Rate-Distortion Optimized Lossy PNG Encoding Tool
rdopng is a command line tool which uses LZ match optimization, Lagrangian multiplier rate distortion optimization (RDO), a simple perceptual error tolerance model, and Oklab-based colorspace error metrics to encode 24/32bpp PNG files which are 30-80% smaller relative to lodepng/libpng. The tool defaults to reasonably fast near-lossless settings which writes PNG's around 30-40% smaller than lossless PNG encoders.
Unlike pngquant, rdopng does not use 256-color palettes or dithering. PNG files encoded by rdopng typically range between roughly 2.5-7bpp, depending on the options used (and how much time and patience you have).
Some example encodes and command lines are here.
You can download a pre-built Windows binary here. You may need to install the VS 2022 runtime redistributable from Microsoft.
You'll need cmake. There are no other dependencies.
cmake . make
Windows (tested with Visual Studio 2022):
cmake . rdopng.sln
Encodes a .PNG/.BMP/.TGA/.JPG file to "./file_rdo.png":
Encodes smaller files but will be 2x slower:
rdopng -two_pass file.png
Encodes at lower than default quality (which is 300), but writes smaller files:
rdopng -lambda 500 file.png
Significantly lower quality (which increases artifacts), using a higher than default parsing level to compensate for artifacts:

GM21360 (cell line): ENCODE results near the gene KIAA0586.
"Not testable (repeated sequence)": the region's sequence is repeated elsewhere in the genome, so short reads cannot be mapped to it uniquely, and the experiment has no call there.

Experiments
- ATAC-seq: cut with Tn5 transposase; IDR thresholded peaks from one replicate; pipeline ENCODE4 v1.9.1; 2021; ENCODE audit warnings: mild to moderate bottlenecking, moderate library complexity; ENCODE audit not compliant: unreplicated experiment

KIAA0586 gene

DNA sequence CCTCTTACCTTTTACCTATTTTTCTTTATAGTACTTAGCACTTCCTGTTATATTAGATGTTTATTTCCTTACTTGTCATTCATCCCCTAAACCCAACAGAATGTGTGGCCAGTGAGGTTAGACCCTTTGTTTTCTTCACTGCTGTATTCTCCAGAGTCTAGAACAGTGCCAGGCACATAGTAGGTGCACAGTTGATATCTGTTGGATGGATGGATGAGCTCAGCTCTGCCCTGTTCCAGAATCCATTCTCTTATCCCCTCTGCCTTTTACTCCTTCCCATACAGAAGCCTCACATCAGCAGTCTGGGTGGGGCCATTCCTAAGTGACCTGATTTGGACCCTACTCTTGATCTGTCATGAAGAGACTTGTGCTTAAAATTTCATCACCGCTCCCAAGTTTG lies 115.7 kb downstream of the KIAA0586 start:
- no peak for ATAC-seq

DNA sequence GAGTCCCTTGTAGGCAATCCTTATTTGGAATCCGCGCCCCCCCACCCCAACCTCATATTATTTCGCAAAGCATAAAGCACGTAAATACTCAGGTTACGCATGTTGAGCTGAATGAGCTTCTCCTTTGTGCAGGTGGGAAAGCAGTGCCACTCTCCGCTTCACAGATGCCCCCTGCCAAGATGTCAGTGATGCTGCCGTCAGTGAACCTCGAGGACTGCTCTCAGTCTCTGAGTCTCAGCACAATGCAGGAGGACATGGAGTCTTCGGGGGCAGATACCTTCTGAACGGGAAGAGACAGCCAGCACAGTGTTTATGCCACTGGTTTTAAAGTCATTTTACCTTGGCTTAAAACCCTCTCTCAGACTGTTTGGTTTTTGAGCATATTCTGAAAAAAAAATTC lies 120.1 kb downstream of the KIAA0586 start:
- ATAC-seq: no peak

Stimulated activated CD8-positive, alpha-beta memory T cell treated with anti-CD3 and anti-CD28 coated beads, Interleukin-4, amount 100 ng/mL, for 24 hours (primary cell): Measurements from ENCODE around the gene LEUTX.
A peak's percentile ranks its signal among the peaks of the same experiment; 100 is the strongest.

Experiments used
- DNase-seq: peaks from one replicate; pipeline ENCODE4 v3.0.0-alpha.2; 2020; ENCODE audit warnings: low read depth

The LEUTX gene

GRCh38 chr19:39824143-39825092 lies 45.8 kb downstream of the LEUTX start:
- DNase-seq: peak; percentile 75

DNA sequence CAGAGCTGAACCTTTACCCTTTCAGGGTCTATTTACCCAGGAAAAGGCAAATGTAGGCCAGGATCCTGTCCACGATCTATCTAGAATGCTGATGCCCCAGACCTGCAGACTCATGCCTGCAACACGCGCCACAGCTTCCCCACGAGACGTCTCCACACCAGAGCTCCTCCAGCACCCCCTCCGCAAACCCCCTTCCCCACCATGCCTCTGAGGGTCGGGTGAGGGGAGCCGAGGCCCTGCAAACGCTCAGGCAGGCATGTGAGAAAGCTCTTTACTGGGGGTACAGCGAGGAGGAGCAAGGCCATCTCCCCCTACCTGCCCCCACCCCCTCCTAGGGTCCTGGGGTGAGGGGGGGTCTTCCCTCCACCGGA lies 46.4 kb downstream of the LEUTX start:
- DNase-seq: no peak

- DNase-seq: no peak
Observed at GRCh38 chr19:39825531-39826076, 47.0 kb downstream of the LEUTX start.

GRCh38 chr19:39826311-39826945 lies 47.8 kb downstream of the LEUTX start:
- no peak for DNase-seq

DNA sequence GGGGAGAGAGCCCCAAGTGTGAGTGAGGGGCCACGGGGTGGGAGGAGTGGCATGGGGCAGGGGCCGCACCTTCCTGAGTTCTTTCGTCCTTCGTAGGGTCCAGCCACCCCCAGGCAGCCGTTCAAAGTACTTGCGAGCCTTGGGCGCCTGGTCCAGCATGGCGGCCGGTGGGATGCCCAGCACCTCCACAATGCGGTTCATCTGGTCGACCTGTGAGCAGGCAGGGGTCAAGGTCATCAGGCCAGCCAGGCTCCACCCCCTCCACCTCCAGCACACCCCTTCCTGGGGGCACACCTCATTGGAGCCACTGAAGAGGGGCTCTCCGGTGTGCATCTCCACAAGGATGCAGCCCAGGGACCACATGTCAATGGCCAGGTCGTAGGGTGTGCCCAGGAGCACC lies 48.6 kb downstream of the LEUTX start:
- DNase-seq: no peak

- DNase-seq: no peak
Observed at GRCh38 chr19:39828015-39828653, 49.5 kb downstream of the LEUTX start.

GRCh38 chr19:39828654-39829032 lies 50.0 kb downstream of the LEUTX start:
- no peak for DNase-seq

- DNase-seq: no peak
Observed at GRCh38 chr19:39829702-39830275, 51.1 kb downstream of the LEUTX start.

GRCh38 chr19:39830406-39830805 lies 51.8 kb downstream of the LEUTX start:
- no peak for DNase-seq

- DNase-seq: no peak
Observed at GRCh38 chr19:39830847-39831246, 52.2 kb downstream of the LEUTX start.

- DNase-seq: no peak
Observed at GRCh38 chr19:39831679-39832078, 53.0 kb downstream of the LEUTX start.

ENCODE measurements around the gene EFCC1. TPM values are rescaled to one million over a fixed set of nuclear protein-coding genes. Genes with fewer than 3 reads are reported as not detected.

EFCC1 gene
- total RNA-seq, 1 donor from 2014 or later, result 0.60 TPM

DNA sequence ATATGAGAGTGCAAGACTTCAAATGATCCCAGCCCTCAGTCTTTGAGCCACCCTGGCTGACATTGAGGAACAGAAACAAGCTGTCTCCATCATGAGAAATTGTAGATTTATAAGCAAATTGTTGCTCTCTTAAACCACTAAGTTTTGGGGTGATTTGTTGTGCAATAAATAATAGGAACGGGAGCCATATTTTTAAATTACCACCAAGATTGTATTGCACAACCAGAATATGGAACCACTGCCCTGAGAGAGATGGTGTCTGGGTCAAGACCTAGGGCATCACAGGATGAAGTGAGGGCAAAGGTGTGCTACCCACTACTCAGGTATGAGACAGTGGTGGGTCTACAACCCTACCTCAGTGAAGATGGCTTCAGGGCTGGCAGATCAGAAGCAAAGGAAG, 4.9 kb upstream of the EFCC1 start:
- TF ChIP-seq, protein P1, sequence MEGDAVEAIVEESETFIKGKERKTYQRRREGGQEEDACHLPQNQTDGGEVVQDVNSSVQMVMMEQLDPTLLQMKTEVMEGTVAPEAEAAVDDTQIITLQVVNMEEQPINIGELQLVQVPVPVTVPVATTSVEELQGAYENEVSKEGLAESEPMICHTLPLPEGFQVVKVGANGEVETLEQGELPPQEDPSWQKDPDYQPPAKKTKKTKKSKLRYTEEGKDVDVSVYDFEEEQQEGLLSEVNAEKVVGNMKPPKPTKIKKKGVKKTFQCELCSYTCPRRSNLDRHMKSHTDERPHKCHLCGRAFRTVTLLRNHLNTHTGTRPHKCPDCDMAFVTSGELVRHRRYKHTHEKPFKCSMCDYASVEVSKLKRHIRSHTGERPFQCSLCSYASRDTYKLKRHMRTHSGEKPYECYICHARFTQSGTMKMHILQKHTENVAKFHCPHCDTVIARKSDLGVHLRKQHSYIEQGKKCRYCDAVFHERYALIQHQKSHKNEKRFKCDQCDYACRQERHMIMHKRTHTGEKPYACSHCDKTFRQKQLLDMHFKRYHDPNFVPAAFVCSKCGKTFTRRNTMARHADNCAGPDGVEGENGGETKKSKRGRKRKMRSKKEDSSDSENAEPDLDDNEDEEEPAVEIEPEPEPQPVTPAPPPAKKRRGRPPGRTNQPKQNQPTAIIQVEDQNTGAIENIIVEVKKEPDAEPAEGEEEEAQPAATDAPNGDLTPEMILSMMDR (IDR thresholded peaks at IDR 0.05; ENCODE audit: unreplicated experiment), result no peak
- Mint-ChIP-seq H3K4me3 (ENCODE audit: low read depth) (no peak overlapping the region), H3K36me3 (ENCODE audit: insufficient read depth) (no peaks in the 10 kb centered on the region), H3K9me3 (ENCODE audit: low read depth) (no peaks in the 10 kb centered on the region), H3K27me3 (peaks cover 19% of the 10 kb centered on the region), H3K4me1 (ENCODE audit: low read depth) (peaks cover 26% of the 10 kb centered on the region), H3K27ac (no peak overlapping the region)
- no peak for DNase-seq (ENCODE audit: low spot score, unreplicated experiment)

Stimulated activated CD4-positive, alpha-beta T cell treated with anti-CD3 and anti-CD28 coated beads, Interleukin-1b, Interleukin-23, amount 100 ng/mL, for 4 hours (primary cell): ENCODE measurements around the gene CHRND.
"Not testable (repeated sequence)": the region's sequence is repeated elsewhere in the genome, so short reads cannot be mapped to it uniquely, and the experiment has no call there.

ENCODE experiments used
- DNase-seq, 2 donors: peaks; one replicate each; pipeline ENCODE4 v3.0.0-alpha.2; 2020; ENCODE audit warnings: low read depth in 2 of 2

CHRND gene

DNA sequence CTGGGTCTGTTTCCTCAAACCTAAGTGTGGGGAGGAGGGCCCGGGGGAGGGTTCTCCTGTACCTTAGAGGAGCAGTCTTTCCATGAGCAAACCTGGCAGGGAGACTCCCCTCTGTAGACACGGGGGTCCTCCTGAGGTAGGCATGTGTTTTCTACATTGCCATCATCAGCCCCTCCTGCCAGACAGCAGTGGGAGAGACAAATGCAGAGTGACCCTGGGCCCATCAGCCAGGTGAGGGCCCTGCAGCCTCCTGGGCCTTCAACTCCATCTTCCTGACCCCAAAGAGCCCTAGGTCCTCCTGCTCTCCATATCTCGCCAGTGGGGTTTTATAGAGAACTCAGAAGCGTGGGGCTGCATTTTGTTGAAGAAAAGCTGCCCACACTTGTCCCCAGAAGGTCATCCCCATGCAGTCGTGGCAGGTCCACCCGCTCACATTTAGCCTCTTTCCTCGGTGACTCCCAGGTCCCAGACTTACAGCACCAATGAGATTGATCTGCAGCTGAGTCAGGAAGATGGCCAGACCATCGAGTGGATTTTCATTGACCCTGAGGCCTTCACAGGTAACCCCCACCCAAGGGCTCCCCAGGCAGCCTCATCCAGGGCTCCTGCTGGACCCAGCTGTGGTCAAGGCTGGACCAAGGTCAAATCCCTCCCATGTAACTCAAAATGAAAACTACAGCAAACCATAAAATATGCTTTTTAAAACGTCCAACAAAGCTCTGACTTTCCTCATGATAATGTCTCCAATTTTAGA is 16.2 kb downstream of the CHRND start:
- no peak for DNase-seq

rdopng -level 3 -lambda 1000 file.png
Enable debug output and write output to z.png:
rdopng -debug file.png -output z.png
Level ranges from 0-29. Levels 0-9 use up to 4 pixel long matches, levels 10-17 use up to 6 pixel long matches, and 18-23 use up to 6 or 12 pixel long matches. Levels 24-29 use exhaustive matching and are beyond impractical except on tiny images.
The higher the level within a match length category, the slower the encoder. Higher match length categories are needed for the higher lambdas/lower bitrates. At near-lossless settings (lower than approximately lambda 300), the smaller/less aggressive parsing levels are usually fine. At higher lambdas/lower bitrates the higher levels are needed to avoid artifacts. To get below roughly 3-4bpp you'll need to use high lambdas, two pass mode, and very slow parsing levels.
-lambda is the quality slider. Useful lambda values are roughly 1-20000, but values beyond approximately 500-1000 (depending on the image) will require fiddling with the level to compensate for artifacts. Higher levels are extremely slow because the current tool is single threaded.